For weeks, beautiful blue flowers dominated the park opposite our house. But now that I finally get around to taking a picture, most of them have already finished flowering. Large teasel plants are starting to take their place.
Sometimes I feel like I should be flowering all the time. Like I should be enthousiastic about work, happily committed to the eco-village, having fun with my child, all the time.
Looking at the teasel, I realize that’s not the way it works.
When you’re outside, and not inside the rectangle of your laptop or phone screen, almost everything is a circle. The setting sun, the full moon that rose so brilliantly last night. And the seasons, which complete the circle of life every year.
The four seasons can be subdivided, so that you get 8 festivals: the Wheel of the Year. It’s a natural and millennia-old way to organize and give meaning to the year. The church calendar still contains traces of these festivals.
Last month we celebrated the longest day of the year in the eco village. And now we are making plans to celebrate Lammas, the grain harvest festival.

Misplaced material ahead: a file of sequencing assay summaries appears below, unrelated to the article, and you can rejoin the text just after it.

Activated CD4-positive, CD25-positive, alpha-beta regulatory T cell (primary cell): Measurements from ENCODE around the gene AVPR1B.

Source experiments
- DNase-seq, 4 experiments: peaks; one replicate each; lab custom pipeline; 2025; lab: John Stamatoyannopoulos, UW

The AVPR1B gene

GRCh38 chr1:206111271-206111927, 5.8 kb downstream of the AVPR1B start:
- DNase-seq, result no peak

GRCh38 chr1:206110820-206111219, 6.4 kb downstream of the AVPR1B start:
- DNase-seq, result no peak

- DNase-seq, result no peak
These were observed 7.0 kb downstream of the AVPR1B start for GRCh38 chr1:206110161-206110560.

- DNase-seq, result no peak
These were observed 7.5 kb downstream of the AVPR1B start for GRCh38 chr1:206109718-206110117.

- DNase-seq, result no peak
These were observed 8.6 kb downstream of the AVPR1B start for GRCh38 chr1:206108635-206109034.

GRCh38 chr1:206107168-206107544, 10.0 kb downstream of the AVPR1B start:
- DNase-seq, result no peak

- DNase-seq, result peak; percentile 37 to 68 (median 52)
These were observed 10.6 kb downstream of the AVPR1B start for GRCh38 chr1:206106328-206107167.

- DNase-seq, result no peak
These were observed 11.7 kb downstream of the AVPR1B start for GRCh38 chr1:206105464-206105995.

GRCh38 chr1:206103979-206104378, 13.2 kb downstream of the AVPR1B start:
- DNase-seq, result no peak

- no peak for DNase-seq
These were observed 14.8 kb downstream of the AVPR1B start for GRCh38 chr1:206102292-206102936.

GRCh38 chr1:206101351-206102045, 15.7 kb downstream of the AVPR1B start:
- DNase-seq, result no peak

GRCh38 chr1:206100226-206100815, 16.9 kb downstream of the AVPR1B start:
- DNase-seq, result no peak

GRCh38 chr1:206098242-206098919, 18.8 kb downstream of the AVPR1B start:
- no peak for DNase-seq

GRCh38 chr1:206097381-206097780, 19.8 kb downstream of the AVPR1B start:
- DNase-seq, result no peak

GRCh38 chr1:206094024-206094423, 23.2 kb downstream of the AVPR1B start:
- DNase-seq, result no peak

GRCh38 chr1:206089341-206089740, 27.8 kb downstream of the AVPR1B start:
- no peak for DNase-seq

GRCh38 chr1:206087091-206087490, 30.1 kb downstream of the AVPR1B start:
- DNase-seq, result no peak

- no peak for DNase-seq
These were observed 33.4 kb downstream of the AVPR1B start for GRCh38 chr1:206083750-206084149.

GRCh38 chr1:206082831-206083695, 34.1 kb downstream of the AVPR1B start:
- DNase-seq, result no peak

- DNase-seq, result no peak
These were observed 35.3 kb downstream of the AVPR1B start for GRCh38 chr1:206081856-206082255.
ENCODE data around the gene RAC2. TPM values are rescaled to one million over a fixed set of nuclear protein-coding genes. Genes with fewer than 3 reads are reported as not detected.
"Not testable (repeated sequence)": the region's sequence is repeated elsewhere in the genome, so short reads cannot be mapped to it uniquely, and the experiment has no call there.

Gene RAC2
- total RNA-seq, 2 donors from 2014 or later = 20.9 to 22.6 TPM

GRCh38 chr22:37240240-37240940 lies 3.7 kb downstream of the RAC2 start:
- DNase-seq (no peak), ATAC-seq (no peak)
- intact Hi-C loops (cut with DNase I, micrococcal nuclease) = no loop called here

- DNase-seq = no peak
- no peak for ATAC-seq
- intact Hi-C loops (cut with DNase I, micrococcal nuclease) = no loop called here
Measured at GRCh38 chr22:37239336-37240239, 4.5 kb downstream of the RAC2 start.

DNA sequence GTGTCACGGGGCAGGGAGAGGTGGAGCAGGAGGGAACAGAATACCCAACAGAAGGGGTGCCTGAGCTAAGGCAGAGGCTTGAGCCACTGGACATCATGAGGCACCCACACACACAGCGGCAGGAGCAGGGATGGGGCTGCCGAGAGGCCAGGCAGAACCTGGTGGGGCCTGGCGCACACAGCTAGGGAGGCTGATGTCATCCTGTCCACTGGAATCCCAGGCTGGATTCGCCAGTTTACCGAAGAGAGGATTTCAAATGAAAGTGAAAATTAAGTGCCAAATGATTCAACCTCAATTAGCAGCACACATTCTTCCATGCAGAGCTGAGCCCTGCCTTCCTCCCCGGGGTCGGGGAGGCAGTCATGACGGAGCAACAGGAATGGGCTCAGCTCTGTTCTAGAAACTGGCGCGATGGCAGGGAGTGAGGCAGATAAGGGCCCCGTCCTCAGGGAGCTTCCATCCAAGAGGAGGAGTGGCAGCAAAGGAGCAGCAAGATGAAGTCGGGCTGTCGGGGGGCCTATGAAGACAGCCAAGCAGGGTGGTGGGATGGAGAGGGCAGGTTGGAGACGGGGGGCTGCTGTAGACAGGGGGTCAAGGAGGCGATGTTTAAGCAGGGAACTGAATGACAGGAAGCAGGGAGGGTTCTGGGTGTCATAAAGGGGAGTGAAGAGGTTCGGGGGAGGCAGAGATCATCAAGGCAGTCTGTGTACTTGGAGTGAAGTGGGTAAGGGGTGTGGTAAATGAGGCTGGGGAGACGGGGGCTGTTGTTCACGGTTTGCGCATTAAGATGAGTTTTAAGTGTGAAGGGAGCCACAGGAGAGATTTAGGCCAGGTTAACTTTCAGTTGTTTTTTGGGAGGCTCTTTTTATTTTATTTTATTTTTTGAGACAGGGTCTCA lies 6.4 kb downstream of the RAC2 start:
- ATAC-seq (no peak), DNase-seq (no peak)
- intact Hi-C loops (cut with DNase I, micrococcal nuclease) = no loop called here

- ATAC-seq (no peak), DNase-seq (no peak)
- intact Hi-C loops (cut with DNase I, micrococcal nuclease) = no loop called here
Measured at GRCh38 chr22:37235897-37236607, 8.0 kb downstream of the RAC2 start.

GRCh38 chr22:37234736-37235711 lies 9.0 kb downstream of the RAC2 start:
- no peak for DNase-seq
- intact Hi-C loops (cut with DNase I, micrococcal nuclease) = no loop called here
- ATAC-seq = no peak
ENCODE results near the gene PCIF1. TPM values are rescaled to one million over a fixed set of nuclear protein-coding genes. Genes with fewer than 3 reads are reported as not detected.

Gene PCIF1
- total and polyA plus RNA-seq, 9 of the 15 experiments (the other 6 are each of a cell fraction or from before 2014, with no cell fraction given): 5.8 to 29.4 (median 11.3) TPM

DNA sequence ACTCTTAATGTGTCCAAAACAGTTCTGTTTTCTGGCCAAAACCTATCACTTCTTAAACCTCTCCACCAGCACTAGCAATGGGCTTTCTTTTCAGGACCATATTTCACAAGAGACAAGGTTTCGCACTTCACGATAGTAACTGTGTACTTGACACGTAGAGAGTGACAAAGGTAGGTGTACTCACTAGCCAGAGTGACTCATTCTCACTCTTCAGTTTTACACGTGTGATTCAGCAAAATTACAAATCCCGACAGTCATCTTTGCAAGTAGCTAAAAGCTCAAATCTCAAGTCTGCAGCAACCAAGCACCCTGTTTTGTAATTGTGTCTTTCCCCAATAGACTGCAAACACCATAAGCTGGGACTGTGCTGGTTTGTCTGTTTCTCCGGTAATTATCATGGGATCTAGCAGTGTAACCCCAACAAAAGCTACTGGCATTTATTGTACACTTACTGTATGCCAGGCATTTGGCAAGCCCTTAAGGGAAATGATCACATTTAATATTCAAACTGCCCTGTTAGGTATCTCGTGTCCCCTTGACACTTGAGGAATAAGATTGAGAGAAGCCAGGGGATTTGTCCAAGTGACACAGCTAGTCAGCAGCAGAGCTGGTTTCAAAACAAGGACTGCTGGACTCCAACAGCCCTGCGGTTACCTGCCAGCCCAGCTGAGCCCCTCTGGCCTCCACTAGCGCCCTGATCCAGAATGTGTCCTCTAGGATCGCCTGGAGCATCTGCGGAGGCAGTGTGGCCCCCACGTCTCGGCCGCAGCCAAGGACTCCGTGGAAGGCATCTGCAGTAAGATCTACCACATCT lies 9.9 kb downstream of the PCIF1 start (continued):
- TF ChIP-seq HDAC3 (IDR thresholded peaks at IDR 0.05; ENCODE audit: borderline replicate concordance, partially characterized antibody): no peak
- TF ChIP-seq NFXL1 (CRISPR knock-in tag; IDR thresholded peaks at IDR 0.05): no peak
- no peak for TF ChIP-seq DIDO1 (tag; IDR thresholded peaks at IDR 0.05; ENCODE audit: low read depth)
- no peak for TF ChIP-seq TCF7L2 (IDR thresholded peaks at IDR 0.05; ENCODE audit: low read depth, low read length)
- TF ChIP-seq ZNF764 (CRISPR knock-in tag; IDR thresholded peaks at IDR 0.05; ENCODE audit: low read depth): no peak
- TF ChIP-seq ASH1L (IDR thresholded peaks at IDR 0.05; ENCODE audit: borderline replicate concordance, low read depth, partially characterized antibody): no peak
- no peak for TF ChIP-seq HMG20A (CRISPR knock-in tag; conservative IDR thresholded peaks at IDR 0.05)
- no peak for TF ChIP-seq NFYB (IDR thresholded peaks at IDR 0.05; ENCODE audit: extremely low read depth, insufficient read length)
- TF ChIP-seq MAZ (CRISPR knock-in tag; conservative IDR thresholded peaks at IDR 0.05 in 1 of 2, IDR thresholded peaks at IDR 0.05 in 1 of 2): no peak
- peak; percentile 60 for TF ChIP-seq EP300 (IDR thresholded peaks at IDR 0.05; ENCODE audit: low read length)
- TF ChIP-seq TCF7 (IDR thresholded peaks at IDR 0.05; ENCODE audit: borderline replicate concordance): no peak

Celebrating the seasons makes me more aware of the circle of life. Every season carries its own ending, and in the middle of summer you can already feel the approach of autumn. There is no need to always be happy; in order to farm, land must occasionally lie fallow. There is a time for everything, says Ecclesiastes. For joy, but also for loss and dying. They are inseparable, as Kahlil Gibran writes in The Prophet:
Your joy is your sorrow unmasked.
And the selfsame well from which your laughter rises was oftentimes filled with your tears.
And how else can it be?
The deeper that sorrow carves into your being, the more joy you can contain.
Is not the cup that holds your wine the very cup that was burned in the potter’s oven?
And is not the lute that soothes your spirits the very wood that was hollowed with knives?
When you are joyous, look deep into your heart and you shall find it is only that which has given you sorrow that is giving you joy.
When you are sorrowful, look again in your heart, and you shall see that in truth you are weeping for that which has been your delight.